Last week three houses on the end of my road recently put up “For Sale” signs.  These places are all about one and a half years old, on five-acre lots.  I asked the owners why they are selling and they all said the same thing: they can't afford the cost of fuel to commute this far to work.

The falling price cascade started with higher gasoline prices and the doubling of the cost of commuting, that led to a drop in the number of buyers, that led to one builder after another not able to sell homes, that led to further supply, and the bankruptcy of one builder after another, that led to more supply, and so on.  Another aspect to consider is the ripple effect these builder bankruptcies have had on other local businesses.
  It's not uncommon in this area for people to sell land to a builder for greater than market value.  The kicker is that the builder pays them after the home is sold.  So now there are properties built on spec that will contribute to the glut of property on the market. 

Homeowners put money into fixing up a house, hoping for best price, but are now beginning to understand that investment will not bring them the return it used to. This real estate slide toward the pit has impacted small local companies - everything from carpet to landscaping businesses.  Given the glut of unsold houses, many of which are brand-spanking new, it will take some time this area to recover.

Surprisingly Rapid Collapse

People here were totally blindsided by how quickly property values declined.  Even those of us who were aware of a housing bubble thought the decline would be slow.   That's probably still true in other regions, at least for now.  The larger cities and suburbs have regional real estate economies that aren’t feeling the demand pressure rural areas get from the cost of commuting.  But for areas like mine where the sudden increase in the cost of commuting pushed people over the edge, once that price decline cascade gets started there is no stopping it.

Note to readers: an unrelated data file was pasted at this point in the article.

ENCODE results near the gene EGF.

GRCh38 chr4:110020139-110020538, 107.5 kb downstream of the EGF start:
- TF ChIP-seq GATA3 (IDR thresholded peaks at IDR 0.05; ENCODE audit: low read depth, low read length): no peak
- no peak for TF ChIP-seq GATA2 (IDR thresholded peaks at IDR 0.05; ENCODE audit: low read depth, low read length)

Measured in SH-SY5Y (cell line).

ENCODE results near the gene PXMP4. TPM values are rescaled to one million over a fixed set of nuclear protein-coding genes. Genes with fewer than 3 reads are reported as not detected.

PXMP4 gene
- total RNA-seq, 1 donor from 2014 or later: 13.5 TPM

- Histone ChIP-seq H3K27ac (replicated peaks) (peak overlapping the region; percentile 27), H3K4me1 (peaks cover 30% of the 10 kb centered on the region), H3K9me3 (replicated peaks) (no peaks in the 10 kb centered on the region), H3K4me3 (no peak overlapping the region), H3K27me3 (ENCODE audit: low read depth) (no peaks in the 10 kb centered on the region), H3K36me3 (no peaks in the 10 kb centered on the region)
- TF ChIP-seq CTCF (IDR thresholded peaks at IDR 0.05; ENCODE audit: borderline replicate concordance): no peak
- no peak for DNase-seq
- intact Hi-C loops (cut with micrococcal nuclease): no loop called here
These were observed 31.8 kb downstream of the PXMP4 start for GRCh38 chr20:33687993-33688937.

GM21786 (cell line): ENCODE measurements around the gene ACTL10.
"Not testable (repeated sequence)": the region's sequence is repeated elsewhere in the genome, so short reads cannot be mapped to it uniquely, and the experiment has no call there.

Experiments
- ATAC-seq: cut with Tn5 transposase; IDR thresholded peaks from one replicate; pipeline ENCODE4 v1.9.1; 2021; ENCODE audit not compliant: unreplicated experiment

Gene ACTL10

This pattern is happening in rural areas of other states as well.  A friend of mine has a farm in Iowa, about the same distance from Des Moines as my property is from the city nearest to me.  Her place went on the market about a month before mine.  They are experiencing the same difficulties.  She's dumbfounded that she is not getting any showings, no sign of interest.  She has a lovely place that a year ago would have been snatched up quickly.

A Community Set Against Itself

Sellers are now petitioning the tax assessor board on property valuation.  They want the higher value to show potential buyers.  But those who are not selling are banding together to get taxes reduced because they can’t afford the high taxes.  But lower property values means less tax revenue, and that will hurt the school system, and that will further reduce property values.

Not Only Gasoline but other Expenses are Rising: Less Money for Mortgages and Rents